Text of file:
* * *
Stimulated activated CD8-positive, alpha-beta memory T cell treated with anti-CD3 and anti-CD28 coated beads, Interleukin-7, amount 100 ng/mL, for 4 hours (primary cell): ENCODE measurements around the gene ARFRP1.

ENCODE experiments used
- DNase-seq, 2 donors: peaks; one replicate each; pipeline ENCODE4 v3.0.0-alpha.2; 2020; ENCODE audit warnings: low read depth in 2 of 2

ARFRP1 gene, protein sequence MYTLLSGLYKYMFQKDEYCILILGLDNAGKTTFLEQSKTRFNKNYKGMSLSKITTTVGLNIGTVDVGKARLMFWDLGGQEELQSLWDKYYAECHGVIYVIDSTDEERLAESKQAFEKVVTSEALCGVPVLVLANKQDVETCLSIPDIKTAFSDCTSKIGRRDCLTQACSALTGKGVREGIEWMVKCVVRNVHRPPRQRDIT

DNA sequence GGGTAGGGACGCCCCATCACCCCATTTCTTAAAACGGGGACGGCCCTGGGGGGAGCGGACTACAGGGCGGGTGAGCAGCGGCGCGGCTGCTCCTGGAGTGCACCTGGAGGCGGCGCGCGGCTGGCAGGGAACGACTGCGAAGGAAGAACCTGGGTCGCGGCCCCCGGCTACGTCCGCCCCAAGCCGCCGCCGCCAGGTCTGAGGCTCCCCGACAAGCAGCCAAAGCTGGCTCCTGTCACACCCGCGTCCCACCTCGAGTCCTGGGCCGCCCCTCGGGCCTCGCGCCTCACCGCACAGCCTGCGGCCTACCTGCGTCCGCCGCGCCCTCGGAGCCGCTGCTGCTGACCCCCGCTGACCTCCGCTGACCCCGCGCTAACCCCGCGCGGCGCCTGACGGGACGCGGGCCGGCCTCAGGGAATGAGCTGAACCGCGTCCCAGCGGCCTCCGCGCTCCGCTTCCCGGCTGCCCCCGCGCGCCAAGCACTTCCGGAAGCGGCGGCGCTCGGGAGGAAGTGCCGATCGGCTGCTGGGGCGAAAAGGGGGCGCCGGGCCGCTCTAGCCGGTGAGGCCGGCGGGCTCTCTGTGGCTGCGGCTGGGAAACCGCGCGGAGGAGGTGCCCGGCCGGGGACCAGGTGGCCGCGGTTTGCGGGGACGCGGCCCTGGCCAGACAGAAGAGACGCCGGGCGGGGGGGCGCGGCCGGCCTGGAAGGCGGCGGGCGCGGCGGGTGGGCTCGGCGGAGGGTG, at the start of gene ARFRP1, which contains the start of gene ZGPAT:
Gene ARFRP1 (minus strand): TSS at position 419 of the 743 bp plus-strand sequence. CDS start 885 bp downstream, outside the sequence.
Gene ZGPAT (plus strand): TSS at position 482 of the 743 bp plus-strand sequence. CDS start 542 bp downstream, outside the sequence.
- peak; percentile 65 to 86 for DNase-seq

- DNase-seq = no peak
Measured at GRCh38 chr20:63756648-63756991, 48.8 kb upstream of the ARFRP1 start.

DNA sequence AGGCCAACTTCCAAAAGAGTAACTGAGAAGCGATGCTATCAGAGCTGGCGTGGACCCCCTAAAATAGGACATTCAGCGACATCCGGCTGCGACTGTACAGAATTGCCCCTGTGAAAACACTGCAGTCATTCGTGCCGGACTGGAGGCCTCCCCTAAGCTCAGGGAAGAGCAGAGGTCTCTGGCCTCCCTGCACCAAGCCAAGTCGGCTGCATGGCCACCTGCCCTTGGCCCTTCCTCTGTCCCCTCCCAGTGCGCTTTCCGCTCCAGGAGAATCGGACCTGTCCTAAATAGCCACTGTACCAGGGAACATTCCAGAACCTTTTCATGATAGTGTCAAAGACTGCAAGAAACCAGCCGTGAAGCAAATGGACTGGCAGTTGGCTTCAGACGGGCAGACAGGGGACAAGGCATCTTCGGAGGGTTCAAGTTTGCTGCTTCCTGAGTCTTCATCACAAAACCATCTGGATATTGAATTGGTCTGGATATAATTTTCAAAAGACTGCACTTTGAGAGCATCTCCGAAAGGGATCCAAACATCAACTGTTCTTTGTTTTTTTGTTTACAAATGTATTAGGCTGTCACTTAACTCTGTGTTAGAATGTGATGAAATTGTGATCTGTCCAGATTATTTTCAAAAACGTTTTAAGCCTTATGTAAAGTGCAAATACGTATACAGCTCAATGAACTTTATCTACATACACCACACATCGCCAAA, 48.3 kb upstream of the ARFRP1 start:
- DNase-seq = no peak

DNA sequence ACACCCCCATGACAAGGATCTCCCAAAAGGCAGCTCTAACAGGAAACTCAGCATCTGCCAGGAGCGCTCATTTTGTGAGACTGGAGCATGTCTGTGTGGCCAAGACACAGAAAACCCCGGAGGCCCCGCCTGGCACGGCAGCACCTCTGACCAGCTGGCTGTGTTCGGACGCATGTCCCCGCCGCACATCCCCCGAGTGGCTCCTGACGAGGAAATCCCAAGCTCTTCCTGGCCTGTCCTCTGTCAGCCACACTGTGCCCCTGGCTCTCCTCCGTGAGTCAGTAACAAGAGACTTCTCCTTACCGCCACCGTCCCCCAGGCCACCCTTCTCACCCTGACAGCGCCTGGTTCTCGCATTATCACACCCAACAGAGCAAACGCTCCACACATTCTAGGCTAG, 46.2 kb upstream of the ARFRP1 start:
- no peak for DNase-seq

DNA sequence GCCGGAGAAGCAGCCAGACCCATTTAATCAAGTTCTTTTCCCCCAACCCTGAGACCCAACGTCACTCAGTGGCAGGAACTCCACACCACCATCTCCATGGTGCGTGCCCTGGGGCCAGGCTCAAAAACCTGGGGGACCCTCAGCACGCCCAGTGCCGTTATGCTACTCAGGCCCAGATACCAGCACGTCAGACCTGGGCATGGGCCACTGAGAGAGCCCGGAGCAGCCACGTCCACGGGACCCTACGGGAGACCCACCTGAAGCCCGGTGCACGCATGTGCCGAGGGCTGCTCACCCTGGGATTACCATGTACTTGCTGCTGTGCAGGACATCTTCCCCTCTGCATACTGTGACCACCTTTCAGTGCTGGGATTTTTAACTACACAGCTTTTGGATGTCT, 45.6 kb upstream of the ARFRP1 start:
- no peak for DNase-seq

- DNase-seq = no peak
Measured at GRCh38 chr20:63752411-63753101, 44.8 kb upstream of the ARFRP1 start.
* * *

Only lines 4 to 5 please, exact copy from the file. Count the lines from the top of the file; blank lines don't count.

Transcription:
ARFRP1 gene, protein sequence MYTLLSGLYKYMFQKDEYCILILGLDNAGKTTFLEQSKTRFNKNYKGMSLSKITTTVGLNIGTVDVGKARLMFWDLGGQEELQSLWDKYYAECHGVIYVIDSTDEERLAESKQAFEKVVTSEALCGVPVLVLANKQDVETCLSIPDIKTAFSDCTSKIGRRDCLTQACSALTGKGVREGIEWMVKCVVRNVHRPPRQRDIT

DNA sequence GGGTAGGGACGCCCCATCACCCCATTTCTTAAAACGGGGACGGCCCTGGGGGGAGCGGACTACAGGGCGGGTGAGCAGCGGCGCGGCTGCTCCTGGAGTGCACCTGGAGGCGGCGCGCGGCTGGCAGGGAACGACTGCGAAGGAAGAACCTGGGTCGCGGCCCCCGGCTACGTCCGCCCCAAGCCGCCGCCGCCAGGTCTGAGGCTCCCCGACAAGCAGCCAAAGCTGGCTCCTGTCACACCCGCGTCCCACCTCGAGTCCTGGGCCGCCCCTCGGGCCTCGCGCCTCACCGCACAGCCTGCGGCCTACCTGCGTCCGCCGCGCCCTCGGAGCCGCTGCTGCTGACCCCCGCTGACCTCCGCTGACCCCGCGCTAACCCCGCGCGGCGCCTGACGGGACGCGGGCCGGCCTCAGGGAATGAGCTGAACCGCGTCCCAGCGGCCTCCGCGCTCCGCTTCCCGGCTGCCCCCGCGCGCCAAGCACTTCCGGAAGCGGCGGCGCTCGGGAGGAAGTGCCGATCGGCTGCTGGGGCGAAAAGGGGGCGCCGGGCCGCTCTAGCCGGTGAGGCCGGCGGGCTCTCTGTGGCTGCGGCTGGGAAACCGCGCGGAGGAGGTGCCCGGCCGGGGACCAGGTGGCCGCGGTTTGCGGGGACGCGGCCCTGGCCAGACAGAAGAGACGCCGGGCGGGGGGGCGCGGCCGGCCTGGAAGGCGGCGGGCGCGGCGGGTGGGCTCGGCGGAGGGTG, at the start of gene ARFRP1, which contains the start of gene ZGPAT: